Edge of Faith May 2017 - Page 56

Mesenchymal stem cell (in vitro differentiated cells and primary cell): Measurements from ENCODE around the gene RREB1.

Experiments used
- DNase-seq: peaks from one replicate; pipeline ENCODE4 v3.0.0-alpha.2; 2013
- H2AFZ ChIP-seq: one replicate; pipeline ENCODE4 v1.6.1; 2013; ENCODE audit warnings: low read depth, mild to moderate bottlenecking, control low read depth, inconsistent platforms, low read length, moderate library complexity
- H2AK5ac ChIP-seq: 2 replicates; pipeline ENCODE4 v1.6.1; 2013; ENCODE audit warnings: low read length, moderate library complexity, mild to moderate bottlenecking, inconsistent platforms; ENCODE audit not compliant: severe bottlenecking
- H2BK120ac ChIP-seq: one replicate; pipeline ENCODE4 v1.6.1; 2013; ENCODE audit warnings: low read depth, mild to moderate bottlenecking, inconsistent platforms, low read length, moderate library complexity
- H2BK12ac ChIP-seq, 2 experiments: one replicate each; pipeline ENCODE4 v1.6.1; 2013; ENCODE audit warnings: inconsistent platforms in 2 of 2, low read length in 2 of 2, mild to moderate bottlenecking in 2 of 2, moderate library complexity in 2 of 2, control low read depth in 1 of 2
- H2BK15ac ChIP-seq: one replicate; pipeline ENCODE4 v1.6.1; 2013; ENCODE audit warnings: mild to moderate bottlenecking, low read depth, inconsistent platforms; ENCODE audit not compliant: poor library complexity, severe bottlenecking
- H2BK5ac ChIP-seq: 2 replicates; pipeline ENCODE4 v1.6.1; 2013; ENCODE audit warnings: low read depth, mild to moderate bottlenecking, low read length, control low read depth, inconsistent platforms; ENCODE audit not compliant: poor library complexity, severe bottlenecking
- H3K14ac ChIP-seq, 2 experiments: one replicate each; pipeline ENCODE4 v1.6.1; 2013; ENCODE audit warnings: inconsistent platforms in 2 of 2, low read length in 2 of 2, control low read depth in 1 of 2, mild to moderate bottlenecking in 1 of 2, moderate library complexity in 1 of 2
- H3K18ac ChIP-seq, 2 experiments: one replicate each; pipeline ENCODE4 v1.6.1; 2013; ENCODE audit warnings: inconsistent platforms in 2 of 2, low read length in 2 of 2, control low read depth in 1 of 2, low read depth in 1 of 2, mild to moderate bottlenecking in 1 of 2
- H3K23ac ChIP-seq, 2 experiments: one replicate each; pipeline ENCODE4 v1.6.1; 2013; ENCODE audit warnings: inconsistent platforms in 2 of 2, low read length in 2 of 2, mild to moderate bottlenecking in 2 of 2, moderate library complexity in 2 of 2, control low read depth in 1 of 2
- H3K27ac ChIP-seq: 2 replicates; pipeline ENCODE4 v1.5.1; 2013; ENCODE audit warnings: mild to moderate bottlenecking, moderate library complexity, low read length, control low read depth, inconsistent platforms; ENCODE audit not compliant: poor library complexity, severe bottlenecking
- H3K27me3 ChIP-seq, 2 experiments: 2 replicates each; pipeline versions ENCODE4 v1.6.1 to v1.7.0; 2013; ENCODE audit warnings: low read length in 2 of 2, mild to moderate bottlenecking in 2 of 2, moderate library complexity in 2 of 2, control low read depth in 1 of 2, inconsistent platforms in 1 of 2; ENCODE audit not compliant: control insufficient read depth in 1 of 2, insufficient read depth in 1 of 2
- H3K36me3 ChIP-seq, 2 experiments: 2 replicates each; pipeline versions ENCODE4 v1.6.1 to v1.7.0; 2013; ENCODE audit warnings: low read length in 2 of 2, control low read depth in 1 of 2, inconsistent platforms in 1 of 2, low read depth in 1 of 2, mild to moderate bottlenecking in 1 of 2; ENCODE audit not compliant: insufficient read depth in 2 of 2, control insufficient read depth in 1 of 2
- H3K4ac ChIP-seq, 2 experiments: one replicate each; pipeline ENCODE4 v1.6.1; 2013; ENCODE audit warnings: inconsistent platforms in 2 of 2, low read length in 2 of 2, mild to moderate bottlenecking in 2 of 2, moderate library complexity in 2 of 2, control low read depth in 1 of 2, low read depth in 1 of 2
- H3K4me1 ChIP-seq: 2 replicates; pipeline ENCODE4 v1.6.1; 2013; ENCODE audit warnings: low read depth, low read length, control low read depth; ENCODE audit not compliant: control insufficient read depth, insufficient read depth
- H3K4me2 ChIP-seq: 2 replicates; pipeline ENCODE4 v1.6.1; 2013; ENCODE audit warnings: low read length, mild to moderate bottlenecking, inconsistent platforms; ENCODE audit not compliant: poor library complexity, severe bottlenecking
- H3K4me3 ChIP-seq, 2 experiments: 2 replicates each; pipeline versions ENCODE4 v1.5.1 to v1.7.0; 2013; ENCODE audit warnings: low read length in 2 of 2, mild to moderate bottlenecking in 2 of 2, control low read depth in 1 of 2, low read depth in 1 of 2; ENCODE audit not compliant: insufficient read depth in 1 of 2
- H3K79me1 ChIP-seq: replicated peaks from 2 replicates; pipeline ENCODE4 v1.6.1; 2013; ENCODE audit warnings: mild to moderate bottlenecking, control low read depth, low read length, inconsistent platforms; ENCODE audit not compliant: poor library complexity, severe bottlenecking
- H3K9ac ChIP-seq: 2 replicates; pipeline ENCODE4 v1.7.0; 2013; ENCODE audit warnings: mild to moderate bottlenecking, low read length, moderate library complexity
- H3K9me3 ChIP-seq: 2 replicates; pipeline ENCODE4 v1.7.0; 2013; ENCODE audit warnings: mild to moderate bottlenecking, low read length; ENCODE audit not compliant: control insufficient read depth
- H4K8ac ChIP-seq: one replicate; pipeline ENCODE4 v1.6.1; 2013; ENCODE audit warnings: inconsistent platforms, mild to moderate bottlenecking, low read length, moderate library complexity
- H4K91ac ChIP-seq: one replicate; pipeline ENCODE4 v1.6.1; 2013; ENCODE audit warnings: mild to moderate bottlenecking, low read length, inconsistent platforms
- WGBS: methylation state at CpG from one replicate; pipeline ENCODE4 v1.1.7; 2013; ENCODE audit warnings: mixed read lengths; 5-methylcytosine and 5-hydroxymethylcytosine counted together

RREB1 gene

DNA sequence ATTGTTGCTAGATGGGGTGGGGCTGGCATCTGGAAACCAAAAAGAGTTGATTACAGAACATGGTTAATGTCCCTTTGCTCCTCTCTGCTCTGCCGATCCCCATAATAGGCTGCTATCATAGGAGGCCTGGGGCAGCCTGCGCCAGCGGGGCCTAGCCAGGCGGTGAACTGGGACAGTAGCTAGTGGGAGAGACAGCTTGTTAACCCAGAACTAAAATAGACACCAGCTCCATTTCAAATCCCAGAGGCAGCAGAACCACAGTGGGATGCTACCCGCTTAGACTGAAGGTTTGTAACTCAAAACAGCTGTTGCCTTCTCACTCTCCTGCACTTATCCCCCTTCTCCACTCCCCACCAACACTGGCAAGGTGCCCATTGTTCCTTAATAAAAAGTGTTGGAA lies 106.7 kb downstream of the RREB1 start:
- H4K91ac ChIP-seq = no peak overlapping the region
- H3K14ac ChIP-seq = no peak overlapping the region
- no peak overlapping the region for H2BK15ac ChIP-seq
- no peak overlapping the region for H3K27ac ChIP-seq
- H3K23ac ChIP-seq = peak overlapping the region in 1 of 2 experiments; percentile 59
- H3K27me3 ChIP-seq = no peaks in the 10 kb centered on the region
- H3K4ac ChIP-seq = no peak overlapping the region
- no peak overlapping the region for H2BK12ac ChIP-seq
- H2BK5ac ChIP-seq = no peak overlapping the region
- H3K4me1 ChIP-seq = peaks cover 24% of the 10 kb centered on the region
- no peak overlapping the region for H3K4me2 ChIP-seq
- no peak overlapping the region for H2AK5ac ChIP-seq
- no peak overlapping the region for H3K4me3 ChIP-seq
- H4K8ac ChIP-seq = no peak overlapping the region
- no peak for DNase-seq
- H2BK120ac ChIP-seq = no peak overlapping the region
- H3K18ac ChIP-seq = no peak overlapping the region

God’s healing power from that, but I had a ruptured appendix, and gall also other times too. The main thing stones, and so forth. They had given there was that he marked it with his up on me at one point. An extremely image. He marked the account, that important thing in my life is that time, with his image, so that nobody I had a ruptured appendix, perito- could say, “No, it wasn’t him. Oh nitis, and chicken pox, and every- thing at once; blocked kidneys, back when they h ad no kidney machines, and so forth. They thought I was gone. They asked my moth- er to leave the room. She went down to be with the family until the news came. My aunt asked the min- ister that was there if he had any hope at all and he said, “No I really don’t.” He said, “Except there’s this one verse, ‘Lord if thou wilst, thou canst.’” My aunt saw a vision of Christ come down in front of the car and told my mother to run up and that everything was The Compassion of Christ yeah, those things going to be fine. just happen.” Yes, I’m As she was run- sure those things just happen, but in ning up a nurse was running down this case he was in the middle of it. to get her. My kidneys had unblocked. It’s a wonderful story, and so I know 56 • The Art of Faith Magazine • www.aofmag.com Well, amen to that, and I’m glad that you’re with us. thoughts across are very, very limit- ing, and I don’t think that’s what it’s about. Thank you. Sure. And your work is important, for sure. In that vein, why do you feel art is an important media to share thoughts? That was one of your questions, was it not, a way of shar- ing thoughts. I would probably not phrase it that way because I think it’s not just a medium to share thoughts. I think it’s another way of think- ing. It may be nar- row way of thinking but can do what other things can’t do and so it’s not just another vehicle, like I’m going to write this in a cer- tain way, or publish it in a certain way, just to get those thoughts across to somebody. I think that art is, if you had to have a writ- ten form that would be the closest to it, it would be poetry. It is an elusive medium that alludes to a num- ber of things. It brings a matrix of ideas together that could not co- exist inexactly the same way some- where else. Therefore, just to think that we’re just trying to get our Maybe I phrased it improperly. More of what I meant is art evokes as well as portrays thoughts. You said it was like poetry, but in a way art really goes beyond words. Well, it is working with a non-verbal media and world, and there- fore it should, at its best, touch things that words can’t quite deal with. I’ve often said that the artist is sitting on the edge of the non-verbal and we try desperately in our conversations to try to bring that non- verbal into the verbal realm and that’s the rea- son people don’t quite understand what we’re trying to say sometimes. the work that you do, and the beauty and thoughtfulness that you bring to the world. show, but I think there are some rich things there. Melissa Weinman’s Seeds of Mercy. Again, nicely painted. Of course, Bruce Herman’s. I’m sorry his is not going to travel with the show, but it’s so huge. We will still display it in the maga- zine. That’s good. That’s very good, because he’s a remark- able painter. A very fine painter and so I’m so very glad to be showing Thank you so much. That’s very kind. I think art can, should be able to bring forth thoughts that one would not be able to quite have in the same way, any other way, without seeing the work. That is what art is about. There’s a small sliver that only paint- ing and art can get at. Therefore, it is another way of thinking. It’s another way of exploring the universe. It’s another way of finding out what it means to be human. It’s also a matter of faith. You don’t do paintings, I don’t think, unless you think that they might have some value somewhere. And that they might have some last- ing value somewhere. I can’t see why you would be a seri- ous painter, maybe an amateur painter, which is not a bad thing to be, but a serious painter, I think, would need that kind of faith of this will to last and do something in the world. But it’s an elusive medium that alludes to a number of things, it brings a matrix of ideas together that could maybe not co-exist inexactly the Back to the exhibit. I’m hoping you’ve seen the other pieces that are going to be a part of it. I was just curious if you had a few favorite pieces. same way somewhere else.” I looked at it earlier. I don’t have it right before me. There were several pieces that were quite interesting. I particularly like Michelle Arnold Paine’s Mary and the Chalice. I think that’s really quite a handsome piece. I also am kind of intrigued with Melissa Weinman’s Tree of Life. That stirs up some interesting thought, I think, and it’s beautifully painted, too. I do enjoy that. It’s a fairly small with him. We’ve know each other for many years, but it’s, he’s just brilliant. A remarkable painter. But anyway, those are some that I think are quite interesting. Jean Wetta, Pardon Me, is kind of a fun little thing. I have a friend that has painted Smurf figures, and so forth, but with very heavy themes. Some of those things are delightful, I think, when they happen. I want to thank you, once again, for spending time and sharing some of your ideas and exhibiting your art. Thank you so much for your kindness and for doing this for the show. I can’t wait to see what comes from it. The exhibit as a whole portrays something important and I think that interviewing each of the artists has been a thrill for me. I appreciate all The Art of Faith Magazine • www.aofmag.com • 57